I love the idea of the wind carrying prayers, and I find that the wind does just that. When my father died, as I wrote in my "Misfits of Love" book, he became the wind the moment he died. I still can feel electrified on certain blustery days, for it was very gusty the day I found out he died.

I have been painting and creating a lot in the studio, and it seems the prayer flags are on my mind, or in my heart. Today I found out my friend's wife who went into hospice did die. I like to think of those two white strips of cotton out there on my Healing Tree as the two of them, together in love and floating in prayer, eternally, in the wind. I do believe that if we desire to send healing to someone, it does get there, even if it is in tiny amounts-sparks of love that a person far away might feel, days later even, when the wind blows against his face.

Thursday, September 25, 2014

Greetings from pig to horse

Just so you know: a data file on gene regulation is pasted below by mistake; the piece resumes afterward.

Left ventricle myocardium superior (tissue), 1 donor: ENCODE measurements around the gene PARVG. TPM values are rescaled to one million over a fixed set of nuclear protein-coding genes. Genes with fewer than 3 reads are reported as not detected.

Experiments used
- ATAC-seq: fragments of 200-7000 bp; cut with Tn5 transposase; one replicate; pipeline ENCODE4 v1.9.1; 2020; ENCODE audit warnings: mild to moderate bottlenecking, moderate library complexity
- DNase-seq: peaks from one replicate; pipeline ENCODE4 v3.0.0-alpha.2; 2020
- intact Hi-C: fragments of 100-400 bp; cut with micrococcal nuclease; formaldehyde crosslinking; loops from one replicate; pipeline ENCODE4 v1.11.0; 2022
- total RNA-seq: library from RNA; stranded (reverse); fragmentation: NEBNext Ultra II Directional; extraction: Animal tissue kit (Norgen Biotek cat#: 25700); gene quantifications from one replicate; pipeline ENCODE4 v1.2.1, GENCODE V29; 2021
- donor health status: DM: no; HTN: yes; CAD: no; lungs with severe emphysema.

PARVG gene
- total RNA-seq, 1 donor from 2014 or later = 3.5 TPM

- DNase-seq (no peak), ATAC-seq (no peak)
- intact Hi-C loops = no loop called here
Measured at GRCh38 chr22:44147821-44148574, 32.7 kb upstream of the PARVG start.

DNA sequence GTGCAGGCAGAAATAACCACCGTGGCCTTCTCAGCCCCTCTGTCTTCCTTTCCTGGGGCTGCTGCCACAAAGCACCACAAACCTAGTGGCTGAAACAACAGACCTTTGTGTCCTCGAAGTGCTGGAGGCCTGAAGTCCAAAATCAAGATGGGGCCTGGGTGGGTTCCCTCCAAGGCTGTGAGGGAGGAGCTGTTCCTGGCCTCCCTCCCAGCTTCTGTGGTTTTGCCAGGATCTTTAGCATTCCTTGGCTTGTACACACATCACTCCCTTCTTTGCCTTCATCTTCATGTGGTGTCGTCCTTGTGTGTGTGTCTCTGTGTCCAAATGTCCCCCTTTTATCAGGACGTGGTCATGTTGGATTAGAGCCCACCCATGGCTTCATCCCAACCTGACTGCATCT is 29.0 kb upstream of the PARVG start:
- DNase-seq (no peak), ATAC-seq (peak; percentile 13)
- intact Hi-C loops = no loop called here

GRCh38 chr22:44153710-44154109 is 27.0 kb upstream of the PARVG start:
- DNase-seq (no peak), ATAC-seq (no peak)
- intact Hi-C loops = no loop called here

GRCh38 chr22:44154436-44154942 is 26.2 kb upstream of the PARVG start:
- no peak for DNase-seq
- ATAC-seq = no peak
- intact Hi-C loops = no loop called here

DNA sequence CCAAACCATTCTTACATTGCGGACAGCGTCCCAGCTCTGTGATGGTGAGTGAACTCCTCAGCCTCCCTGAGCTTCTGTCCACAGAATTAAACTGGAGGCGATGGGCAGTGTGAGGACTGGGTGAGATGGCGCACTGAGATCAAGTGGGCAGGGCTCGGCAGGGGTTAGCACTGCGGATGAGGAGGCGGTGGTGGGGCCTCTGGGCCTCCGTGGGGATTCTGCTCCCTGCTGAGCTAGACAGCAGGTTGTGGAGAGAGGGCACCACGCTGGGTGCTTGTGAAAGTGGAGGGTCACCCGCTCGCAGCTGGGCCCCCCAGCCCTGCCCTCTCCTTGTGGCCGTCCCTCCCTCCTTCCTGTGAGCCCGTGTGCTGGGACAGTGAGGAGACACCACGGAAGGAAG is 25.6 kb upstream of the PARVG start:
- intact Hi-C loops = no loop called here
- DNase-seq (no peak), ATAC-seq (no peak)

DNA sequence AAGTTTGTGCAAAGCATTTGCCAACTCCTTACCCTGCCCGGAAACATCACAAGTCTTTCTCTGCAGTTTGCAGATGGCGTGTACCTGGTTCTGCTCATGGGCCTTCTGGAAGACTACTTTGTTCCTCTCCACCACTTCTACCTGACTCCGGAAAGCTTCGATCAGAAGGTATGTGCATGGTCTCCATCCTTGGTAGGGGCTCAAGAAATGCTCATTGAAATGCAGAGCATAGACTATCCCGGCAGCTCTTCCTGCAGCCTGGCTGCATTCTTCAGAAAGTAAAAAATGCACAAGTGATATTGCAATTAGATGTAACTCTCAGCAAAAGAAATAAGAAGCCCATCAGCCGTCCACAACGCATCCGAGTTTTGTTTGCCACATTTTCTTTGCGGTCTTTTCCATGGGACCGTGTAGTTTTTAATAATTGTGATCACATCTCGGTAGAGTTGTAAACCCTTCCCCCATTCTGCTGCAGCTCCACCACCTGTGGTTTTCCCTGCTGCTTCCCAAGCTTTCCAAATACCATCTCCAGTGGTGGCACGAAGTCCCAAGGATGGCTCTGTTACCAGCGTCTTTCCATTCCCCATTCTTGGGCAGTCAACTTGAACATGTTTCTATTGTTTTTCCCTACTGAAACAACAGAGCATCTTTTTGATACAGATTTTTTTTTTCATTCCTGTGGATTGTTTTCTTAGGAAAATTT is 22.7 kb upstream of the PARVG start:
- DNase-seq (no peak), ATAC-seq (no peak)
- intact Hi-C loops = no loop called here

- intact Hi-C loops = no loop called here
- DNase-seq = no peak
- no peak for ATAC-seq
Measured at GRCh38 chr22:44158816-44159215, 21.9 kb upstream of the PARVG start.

Autumn has returned in all its glory! As usual, the cooler weather combined with Payne's Gray skies has reinvigorated me in both studio and on the land. I have done more in a week than I did all of August...it seems. I feel like like a pessimistic stone has been lifted off my back. I tend to be an optimist, and to be honest, recoil from people that are consistently pessimistic–they are energy drainers. But the heat was affecting my ability to plan and stay focused, no doubt about it.

I was so busy with the farm and the barn project-and keeping water buckets filled, refilled, and refilled again, that last week I didn't get one ride in. So I was able to get Boone out in early morning for a ride. Oh the clouds, sky all came together for me! I saw my recent painting right up there in the heavens-once again art and life merged.